Blogger: Rachelle Gardner
One of the hardest parts of being an agent is when we need to have a difficult conversation with an author. What are some of these difficult conversations, and what can you expect if you find yourself involved in one?
#1: “This book isn’t going to work.”
You’ve written your “next” book—your third or your fifth or your eighth—and sent it to your agent, or perhaps to the publisher. The agent or editor reads the manuscript and… things aren’t going well. Could be the subject matter is all wrong, or the tone is off, or the plot isn’t well constructed, or the characters aren’t jumping off the page, or you’ve simply strayed too far from the brand you’ve established.
A serious internal wrestling sets in, as the agent or editor thinks about options. Maybe it just needs a good edit. Maybe it’s not a lost cause. Maybe we can tweak a few things… maybe… maybe…
But we realize we simply can’t sell this, and it’s unlikely an edit will help. Now we stress about telling you. You’ve agonized for months over this manuscript. How can I tell you it’s not going to work?
This is hard on both you and your agent (and/or editor). It doesn’t mean the manuscript will never get published. But it’s the agent’s job to help you not only get published, but get well-published. It’s my job to keep my eye on your long-term writing career. I can’t be afraid to tell you the truth. Neither of us wants anything except your best work out there.
So if this happens to you, the only way to respond is, “Okay, so what do I need to do?” Take a couple days to cry/rage/decide to quit writing forever… then dig in and get back to work. You’re a professional—you can handle this!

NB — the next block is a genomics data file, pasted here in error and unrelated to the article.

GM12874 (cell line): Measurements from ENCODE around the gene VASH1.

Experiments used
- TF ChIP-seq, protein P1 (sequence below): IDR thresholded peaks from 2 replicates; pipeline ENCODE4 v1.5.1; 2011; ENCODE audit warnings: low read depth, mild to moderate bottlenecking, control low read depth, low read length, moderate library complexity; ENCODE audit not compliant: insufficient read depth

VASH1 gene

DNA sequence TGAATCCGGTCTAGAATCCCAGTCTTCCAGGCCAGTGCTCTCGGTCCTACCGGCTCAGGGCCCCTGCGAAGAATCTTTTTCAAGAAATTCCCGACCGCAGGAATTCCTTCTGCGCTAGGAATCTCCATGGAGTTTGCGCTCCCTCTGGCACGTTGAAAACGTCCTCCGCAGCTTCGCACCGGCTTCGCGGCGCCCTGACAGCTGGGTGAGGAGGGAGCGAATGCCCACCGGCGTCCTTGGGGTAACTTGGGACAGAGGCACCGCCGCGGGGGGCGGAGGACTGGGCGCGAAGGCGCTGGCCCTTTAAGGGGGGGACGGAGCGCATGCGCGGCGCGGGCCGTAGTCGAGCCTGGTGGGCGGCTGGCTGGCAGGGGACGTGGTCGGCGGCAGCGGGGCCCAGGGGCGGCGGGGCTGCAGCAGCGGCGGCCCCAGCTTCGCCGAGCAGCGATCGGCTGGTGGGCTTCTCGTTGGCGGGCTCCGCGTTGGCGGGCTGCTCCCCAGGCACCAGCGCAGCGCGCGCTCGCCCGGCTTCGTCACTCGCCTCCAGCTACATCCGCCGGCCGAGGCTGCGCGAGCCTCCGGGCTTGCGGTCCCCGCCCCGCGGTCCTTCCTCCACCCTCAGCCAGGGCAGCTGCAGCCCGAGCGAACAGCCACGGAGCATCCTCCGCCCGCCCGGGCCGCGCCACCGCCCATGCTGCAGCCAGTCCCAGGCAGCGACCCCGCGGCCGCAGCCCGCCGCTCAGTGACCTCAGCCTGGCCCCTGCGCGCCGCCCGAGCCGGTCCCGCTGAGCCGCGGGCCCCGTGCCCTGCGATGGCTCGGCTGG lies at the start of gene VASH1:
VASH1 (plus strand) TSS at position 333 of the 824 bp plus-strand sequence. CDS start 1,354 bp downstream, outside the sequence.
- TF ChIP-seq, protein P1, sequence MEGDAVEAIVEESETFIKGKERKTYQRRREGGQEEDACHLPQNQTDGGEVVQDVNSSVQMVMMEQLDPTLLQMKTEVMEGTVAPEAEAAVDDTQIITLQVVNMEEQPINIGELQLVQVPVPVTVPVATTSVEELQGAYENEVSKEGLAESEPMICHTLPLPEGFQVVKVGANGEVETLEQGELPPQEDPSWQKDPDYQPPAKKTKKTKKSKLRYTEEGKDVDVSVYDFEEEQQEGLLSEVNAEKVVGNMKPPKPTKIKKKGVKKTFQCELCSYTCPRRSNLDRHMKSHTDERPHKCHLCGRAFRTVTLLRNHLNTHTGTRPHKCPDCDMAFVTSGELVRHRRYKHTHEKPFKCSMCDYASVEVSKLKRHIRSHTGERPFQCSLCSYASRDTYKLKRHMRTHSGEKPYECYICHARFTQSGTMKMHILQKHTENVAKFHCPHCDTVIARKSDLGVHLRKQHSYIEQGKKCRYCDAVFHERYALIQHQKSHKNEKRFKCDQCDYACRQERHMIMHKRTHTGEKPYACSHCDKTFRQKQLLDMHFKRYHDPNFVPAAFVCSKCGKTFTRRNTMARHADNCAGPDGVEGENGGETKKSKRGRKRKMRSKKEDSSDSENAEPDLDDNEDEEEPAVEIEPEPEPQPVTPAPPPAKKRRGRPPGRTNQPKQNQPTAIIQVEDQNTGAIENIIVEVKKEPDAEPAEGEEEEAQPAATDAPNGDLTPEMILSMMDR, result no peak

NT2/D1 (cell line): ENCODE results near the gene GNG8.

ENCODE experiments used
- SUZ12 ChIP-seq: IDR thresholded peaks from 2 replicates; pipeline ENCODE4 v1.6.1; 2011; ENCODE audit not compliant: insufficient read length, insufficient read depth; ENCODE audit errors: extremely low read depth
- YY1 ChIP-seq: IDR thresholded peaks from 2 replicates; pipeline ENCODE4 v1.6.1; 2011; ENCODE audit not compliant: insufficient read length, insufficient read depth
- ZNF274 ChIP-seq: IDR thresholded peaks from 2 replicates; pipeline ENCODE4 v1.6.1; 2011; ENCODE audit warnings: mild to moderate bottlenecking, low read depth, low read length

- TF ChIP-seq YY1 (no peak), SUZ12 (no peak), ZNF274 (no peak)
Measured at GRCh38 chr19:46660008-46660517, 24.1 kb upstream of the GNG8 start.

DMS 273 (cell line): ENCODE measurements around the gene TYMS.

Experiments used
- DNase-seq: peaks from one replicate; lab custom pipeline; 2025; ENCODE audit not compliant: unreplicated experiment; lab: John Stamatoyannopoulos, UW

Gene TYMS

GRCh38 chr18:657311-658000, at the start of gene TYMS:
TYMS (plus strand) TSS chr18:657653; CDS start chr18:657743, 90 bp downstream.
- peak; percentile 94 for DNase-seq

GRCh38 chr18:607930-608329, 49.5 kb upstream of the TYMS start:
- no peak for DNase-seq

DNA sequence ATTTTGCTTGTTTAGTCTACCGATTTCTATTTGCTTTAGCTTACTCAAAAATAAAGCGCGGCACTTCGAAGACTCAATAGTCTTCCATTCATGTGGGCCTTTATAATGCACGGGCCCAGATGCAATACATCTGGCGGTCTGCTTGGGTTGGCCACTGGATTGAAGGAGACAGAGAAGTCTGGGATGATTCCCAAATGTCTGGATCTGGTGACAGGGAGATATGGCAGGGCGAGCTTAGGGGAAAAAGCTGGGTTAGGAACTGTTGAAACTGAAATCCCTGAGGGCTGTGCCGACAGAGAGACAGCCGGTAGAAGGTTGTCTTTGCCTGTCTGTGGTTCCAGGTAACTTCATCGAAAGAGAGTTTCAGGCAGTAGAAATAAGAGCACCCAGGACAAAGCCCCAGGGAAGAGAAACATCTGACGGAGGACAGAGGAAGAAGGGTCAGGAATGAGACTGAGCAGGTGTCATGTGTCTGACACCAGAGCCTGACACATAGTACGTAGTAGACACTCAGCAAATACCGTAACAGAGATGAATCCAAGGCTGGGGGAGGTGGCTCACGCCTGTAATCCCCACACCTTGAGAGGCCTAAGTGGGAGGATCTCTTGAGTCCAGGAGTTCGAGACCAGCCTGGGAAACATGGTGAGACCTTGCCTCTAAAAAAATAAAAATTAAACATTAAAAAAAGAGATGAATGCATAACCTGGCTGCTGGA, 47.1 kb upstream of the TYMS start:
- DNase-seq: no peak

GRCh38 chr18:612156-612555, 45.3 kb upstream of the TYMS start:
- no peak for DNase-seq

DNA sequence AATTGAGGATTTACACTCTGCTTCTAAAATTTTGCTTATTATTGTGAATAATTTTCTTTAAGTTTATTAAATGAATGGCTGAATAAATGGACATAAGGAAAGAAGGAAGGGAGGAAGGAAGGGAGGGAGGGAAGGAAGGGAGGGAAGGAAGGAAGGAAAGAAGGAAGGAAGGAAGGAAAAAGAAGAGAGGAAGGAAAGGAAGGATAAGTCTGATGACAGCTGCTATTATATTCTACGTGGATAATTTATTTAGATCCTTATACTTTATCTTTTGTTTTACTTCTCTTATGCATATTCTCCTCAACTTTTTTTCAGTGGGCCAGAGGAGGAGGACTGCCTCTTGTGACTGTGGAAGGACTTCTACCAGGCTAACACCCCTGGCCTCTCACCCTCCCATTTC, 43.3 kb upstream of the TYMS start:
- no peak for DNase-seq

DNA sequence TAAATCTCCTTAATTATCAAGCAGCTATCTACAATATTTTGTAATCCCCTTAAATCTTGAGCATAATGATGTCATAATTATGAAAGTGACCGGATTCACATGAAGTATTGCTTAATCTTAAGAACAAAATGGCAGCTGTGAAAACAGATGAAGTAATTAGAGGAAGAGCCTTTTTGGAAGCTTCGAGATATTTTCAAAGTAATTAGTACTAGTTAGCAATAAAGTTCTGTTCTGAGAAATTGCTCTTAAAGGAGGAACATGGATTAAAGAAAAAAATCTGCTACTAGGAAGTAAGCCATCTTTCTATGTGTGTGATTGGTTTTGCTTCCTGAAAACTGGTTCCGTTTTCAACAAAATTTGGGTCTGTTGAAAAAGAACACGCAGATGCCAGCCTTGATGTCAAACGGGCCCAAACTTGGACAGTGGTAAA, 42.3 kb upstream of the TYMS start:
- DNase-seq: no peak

#2: “I shopped it till I dropped… but nobody’s buying.”
I only take on projects I believe I can sell, so it’s disappointing when there’s little publisher interest. It’s tough to have this conversation with an author, because their inevitable response is, “Aren’t there more publishers you can send it to?” Usually by the time we need to have this conversation, the answer is no. So what do we do now?
→ If the manuscript got to the pub committee at some houses, then we were close. We probably got some feedback, so we’ll move forward based on that. Maybe it’s a rewrite; with nonfiction, maybe it’s spending a year or so building a platform.
→ If the manuscript never got past an editor, then we know we weren’t close. We’ll have to honestly assess if the project is salvageable.
→ Your agent might tell you she feels you should set this one aside, and work on a different project.
If your agent decides to let this project go altogether, it’s probably because the process of shopping it, getting feedback, etc., has convinced her that it’s not viable for any of the traditional publishers she knows. At this point, you’ll want to discuss how you can best spend your time. Move on to something new? Try to self-publish this one? Some combination of both? Regardless of what you end up doing, this is not a fun place to be, and your agent doesn’t like it any more than you do.
#3: “Don’t take this personally… but it’s personal.”
Oddly enough, I dread this difficult conversation more than any of the others. It goes something like this:
I hate to bring this up but:
…your headshot doesn’t look friendly or inviting
…your website needs an overhaul
…your blog content could use improvement
…your Facebook page needs work
This stuff IS personal, and difficult to talk about. But I’m helping the author build and maintain a successful career, and everything counts! You want your public image to be inviting, so people will want to buy and read your books.
Years ago, I had to talk to an author about hairstyle and clothing choices. Ugh, I would’ve rather done anything but that! What an awkward thing to talk about. I pulled it off by coming at it from the side, saying, hey, I have this stylist that I think you should talk to – she’s really great at helping authors refine their image. In the end she accepted it okay and I was probably more uncomfortable than she was. But I’ve never forgotten how much I hated having to do it.
If you’re ever in this situation and your editor or agent speaks to you about something personal, please understand: She didn’t want to have this conversation! But she believes it’s important for you, so she took the leap. Try not to be offended and instead, be grateful that someone cared enough to have this difficult conversation with you.
What are some difficult publishing-related conversations you’ve had? If you haven’t had any yet, what are the ones you dread the most?
Image copyright: wavebreakmediamicro / 123RF Stock Photo